Yakisoba
Nagata Honjoken Bokkake Yakisoba.jpg
TypeJapanese noodles
Place of originJapan
Main ingredientsNoodles (wheat flour), Worcestershire sauce, pork or chicken, vegetables (usually cabbage, onions, and carrots)
VariationsSara udon, Yaki udon

Yakisoba (Japanese: 焼きそば [jakiꜜsoba]), "fried noodle", is a Japanese noodle stir-fried dish. Usually, soba noodles are made from buckwheat flour, but soba in yakisoba are Chinese noodles (Chuuka soba) made from wheat flour, typically flavored with a condiment similar to Worcestershire sauce. The dish first appeared in food stalls in Japan around the 1930s.[1]

Preparation

Yakisoba is prepared by frying ramen-style wheat noodles (also called "Chinese noodles" 中華麺) with bite-sized pork and finely chopped vegetables like cabbage, onions, bean sprouts, and carrots.[2] It is then flavored with yakisoba sauce, salt, and pepper.[2] It can be served with a variety of garnishes, such as aonori (seaweed powder), beni shōga (shredded pickled ginger), katsuobushi (bonito fish flakes), or Japanese-style mayonnaise.[2]

Serving

Yakisoba is most familiarly served on a plate either as a main dish or a side dish.

A more novel way of serving yakisoba in Japan is to pile the noodles into a bun sliced down the middle in the style of a hot dog, and garnish the top with mayonnaise and shreds of red pickled ginger. Called yakisoba-pan (pan meaning "bread"), it is commonly available at konbini (convenience stores)[3] and school canteens[4] [5]

Sometimes, udon is used as a replacement for the Chinese-style soba and called yakiudon. This variation originates in Kitakyushu or Kokura, in Fukuoka Prefecture.[citation needed]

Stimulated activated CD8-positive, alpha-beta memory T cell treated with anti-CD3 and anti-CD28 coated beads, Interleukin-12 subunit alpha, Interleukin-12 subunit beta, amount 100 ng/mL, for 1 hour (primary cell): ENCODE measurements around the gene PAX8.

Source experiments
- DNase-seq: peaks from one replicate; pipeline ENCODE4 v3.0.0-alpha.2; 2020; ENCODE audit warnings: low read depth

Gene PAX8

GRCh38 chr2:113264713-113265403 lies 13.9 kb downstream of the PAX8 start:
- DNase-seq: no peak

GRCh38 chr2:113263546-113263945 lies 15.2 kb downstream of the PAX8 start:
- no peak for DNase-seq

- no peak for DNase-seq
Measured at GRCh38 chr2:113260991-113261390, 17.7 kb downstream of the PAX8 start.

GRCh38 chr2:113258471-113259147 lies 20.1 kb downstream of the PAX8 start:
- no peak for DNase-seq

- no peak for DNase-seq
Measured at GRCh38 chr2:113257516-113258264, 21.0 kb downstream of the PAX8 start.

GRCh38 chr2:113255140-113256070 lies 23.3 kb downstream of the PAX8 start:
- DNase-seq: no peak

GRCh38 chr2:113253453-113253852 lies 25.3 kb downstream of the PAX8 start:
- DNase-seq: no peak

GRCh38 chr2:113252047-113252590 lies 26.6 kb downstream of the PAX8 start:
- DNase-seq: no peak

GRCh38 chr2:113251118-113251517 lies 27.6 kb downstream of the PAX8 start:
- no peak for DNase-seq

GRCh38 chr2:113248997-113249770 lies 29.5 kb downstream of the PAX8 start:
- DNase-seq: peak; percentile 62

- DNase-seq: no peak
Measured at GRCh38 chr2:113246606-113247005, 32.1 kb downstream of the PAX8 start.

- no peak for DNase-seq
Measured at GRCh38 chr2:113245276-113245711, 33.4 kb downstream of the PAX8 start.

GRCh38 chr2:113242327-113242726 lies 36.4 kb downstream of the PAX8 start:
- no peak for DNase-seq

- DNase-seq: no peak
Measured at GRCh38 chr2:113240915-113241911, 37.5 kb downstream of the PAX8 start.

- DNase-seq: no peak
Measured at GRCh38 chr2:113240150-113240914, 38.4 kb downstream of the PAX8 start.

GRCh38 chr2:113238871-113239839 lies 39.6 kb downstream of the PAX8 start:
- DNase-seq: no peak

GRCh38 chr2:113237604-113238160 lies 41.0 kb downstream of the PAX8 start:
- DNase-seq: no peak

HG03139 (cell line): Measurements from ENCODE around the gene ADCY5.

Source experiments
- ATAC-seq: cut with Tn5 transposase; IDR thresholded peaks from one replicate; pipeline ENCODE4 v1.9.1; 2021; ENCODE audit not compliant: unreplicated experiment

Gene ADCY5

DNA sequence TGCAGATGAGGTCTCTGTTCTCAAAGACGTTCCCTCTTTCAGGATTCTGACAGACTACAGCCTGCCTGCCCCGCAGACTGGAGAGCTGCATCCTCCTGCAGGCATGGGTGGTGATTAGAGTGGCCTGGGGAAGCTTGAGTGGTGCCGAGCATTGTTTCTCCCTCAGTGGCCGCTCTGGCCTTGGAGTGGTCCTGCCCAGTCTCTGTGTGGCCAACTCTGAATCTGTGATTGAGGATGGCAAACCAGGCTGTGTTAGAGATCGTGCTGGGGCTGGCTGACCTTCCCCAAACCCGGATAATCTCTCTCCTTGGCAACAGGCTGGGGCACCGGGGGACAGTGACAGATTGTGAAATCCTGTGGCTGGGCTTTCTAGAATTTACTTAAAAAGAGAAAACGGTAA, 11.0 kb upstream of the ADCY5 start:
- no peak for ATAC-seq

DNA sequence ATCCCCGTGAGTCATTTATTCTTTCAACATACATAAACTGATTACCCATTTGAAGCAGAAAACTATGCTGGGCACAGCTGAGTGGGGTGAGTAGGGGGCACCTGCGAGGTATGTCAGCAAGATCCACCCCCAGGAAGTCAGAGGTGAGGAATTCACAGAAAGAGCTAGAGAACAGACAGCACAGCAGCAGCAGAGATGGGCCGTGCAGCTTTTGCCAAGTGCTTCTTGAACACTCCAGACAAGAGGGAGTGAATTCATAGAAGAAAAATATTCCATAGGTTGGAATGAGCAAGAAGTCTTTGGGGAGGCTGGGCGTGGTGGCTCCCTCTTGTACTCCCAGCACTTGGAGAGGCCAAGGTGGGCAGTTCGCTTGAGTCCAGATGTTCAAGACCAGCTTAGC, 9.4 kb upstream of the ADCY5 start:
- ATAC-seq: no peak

In Okinawa, yakisoba is popular with locals as well as US service members stationed on the island. After the 1945 hostilities with Japan ended on Okinawa, the US military command supplied American food products to the displaced and malnourished islanders. Yakisoba was prepared with alternative packaged ingredients such as spaghetti, spam, ketchup, any available vegetable (usually canned), and mayonnaise. Mess halls and other on-base eateries often serve yakisoba.[citation needed]

Along with typical Okinawan meats such as pork or chicken, fried spam, chopped hot dogs, and sliced ham are still popular postwar additions to yakisoba eaten by islanders today, along with common local vegetables such as cabbage and carrots.[citation needed]Okinawa-style yakisoba is generally made with Okinawa soba, a wheat noodle much thicker than what is commonly used for yakisoba in the rest of Japan, and flavored with pre-packaged yakisoba sauce.[citation needed]

Gallery

See also

References

  1. ^ Kanbayashi, Keiichi (18 January 2020). 浅草&焼きそば&元祖「オムマキ」 神林先生の浅草ランチ案内(11) [Asakusa and yakisoba and omumaki – Mr. Kanbayashi's guide for lunch in Asakusa (11)]. dancyu (in Japanese). President Inc. Archived from the original on 20 November 2021. Retrieved 18 February 2022. Sōsu-yakisoba was thought to be invented in the post-WWII era, but recent studies indicate it appeared around the end of Taishō or early Shōwa (1926–1989) periods.
  2. ^ a b c Itoh, Makiko (18 May 2019). "Yakisoba stir-fried noodles: A quick, easy and adaptable meal". The Japan Times. Archived from the original on 29 April 2021. Retrieved 30 July 2019.
  3. ^ Harris, Jenn (30 May 2014). "If your hot dog is topped with seaweed or noodles, it must be a Japadog". Los Angeles Times. Retrieved 30 July 2019.
  4. ^ "Carb-on-carb: The Japanese noodle dog". 3 June 2013.
  5. ^ "Yakisoba Pan (Yakisoba Dog) - Midnight Diner Season 2 焼きそばパン". 29 March 2020.